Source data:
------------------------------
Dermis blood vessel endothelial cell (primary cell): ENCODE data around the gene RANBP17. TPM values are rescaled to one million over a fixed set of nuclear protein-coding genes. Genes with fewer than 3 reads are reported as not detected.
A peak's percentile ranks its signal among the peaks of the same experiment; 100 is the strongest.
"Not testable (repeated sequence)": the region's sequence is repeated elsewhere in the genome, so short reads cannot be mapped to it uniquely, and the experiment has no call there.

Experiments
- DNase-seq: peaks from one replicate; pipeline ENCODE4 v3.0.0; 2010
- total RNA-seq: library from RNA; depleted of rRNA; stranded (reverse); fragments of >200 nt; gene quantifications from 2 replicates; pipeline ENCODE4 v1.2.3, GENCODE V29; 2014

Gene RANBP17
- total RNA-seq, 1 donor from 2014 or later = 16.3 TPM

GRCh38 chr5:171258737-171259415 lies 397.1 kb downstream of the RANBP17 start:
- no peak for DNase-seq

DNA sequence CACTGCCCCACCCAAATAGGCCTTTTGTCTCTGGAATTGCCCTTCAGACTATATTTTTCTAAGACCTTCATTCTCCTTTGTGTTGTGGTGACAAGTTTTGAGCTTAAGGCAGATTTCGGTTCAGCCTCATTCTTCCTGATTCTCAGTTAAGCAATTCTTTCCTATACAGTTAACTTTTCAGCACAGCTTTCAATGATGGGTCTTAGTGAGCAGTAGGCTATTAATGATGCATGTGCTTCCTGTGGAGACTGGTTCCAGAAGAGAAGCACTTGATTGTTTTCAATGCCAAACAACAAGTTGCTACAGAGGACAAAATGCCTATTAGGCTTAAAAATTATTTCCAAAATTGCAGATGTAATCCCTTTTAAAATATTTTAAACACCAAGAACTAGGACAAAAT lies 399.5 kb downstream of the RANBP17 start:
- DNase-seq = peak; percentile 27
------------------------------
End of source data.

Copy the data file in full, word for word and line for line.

Dermis blood vessel endothelial cell (primary cell): ENCODE data around the gene RANBP17. TPM values are rescaled to one million over a fixed set of nuclear protein-coding genes. Genes with fewer than 3 reads are reported as not detected.
A peak's percentile ranks its signal among the peaks of the same experiment; 100 is the strongest.
"Not testable (repeated sequence)": the region's sequence is repeated elsewhere in the genome, so short reads cannot be mapped to it uniquely, and the experiment has no call there.

Experiments
- DNase-seq: peaks from one replicate; pipeline ENCODE4 v3.0.0; 2010
- total RNA-seq: library from RNA; depleted of rRNA; stranded (reverse); fragments of >200 nt; gene quantifications from 2 replicates; pipeline ENCODE4 v1.2.3, GENCODE V29; 2014

Gene RANBP17
- total RNA-seq, 1 donor from 2014 or later = 16.3 TPM

GRCh38 chr5:171258737-171259415 lies 397.1 kb downstream of the RANBP17 start:
- no peak for DNase-seq

DNA sequence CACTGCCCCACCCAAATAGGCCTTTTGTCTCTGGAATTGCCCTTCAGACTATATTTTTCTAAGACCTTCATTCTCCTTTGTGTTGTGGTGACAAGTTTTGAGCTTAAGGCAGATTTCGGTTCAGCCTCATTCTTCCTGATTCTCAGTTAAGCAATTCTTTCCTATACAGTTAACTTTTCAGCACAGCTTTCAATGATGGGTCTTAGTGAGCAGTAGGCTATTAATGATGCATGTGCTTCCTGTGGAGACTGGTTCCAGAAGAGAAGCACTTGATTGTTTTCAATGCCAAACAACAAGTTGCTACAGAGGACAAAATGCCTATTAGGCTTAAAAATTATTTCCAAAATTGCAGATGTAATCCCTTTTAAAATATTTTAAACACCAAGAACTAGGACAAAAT lies 399.5 kb downstream of the RANBP17 start:
- DNase-seq = peak; percentile 27